CATESOL 2011, April 7-10, 2011
Language Teaching in a
Globalized World:
A View from Paris
Lane Igoudin
Los Angeles City College
Globalization, especially in terms of command and
control over the transnational flows of money,
credit, and investment, became a catchword to
explain virtually everything that was happening in
the last decades of the 20th century. […] Driving
economic restructuring and shaping the emergent
New Economy was a revolution in information,
communications, and manufacturing technologies.
New technologies facilitated the globalization of
capital, labor, and culture, the concentration of
financial power in global cities, and a radical shift
away from the traditional heavy industry of Fordism
to the production, exchange, and consumption of
- Edward Soja, Seeking Spatial Justice
International Conference on Language Pedagogy in a
Multilingual/Multicultural World
PLIDAM/INALCO + CETL at UCL, Paris, June 2010
The impact of globalization can be seen in:
Political structures (states, national and international
Social structures (urban life, family and individual stories
and trajectories)
Dynamic communications (information and social
In this multidimensional context, characterized by
international mobility, mixed affiliations and social
and cultural representations, languages are both
technological and social instruments.
Language education vs. globalized
Place of language in today’s economy as
space defined by flows of commodities,
information, and capital
 Language as the instrument for management
and control of multinational human capital,
supply/demand, business and governmental
relationships – global English
 Closer relationship between management and
pedagogy in today’s economy – mentoring,
training, and learning as part of business
Language education vs. globalized
Language itself as capital transferable into
its financial counterpart
 Language learning as investment
 Conversely, lack of language knowledge
and/or access to language learning = ?
 Opportunity costs of language education
Language education vs. globalized
Is language education a commodity to be
sold, or a right?
 Parental control through educational choices
for children over public policy; responsibility
passed from the state to the family/individuals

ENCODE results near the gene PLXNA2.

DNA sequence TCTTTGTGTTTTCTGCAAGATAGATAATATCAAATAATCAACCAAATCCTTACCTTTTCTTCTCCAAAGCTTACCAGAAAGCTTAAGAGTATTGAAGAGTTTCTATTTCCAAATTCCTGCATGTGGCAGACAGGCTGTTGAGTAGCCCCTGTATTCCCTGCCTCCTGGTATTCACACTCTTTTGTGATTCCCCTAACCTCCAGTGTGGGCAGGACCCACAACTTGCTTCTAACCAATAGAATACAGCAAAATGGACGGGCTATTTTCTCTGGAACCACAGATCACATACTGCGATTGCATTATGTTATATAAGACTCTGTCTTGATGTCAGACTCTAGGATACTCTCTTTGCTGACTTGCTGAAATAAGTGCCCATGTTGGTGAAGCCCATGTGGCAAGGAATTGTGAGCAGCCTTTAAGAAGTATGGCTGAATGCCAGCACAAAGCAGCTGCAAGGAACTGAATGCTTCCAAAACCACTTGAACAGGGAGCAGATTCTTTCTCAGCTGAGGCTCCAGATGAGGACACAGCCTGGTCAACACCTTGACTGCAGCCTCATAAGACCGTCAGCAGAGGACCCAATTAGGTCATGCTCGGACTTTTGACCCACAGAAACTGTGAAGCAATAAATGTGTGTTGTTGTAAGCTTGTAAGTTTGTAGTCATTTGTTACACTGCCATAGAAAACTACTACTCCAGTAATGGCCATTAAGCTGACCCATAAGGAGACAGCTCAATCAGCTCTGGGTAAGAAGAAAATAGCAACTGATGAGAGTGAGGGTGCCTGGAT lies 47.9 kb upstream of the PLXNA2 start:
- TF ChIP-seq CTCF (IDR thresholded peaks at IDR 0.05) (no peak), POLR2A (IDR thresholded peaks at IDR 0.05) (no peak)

 Highly competitive global language education
supermarket – including ESL, EFL, & TESOL
 Role of marketing ‘buzz’ in language ed.
 Globalization of educational perspectives,
philosophies, attitudes
Corporatization of schooling
institutions vs. academic freedom
At some of the nation’s community colleges, faculty control
over curriculum design is threatened by corporations
that dictate course material for degree-granting training
programs. These programs have become increasingly
common tools for local workforce development
initiatives.* […] In other institutions, faculty members are
asked to adopt a “customer service” approach to
teaching, with instructors pressured to make students
satisfied purchasers of their educational product.
- David M. Wilson in Community College Journal, Fall 2010
What about the publishers’ packages that train for
CASAS, TOEFL, or citizenship tests?
ESL: Teaching international vs. immigrant
students: Separate (funding) but equal?
Case 1: College A opening a campus in China to
boost department budget and course offerings in
Case 2: College B actively recruiting international
students and changing its ESL curriculum to
accommodate their needs, possibly over the needs
of local immigrant students
Case 3: College C asking instructors with lowenrolled classes to justify not canceling based on
international student enrollment
Social spaces vs. language
Geographic and social mobility within the U.S.
Language as aid or obstacle to mobility
Virtual mobility on the Internet
Internet as language learning space – educational
institutions and commercial ventures
Case study 4: An international student from Japan
enrolled in an online ESL course in California has to
move back to Japan for health reasons. Is she
supposed to drop the course, or complete it?
Social spaces vs. language
Emerging network-based online pedagogy
for teaching language
 Free language learning on the Internet
New pedagogic philosophies
Market economy which produces vastly different
social outcomes vs. a democratic, equitable
view of education
Pluralistic view of education that value the
differences students bring to learning vs.
traditional assimilatory, homogenizing approach
Culture and context are related to learning
Empowerment of the learner through learning
environments that are adjustable to learners’
New pedagogic philosophies
Learning environment that is not preorganized, but creates conditions for
organization to avoid rigid curriculum
irrelevant to the learners’ evolving needs
 Learner as the course designer
 Project-oriented learning
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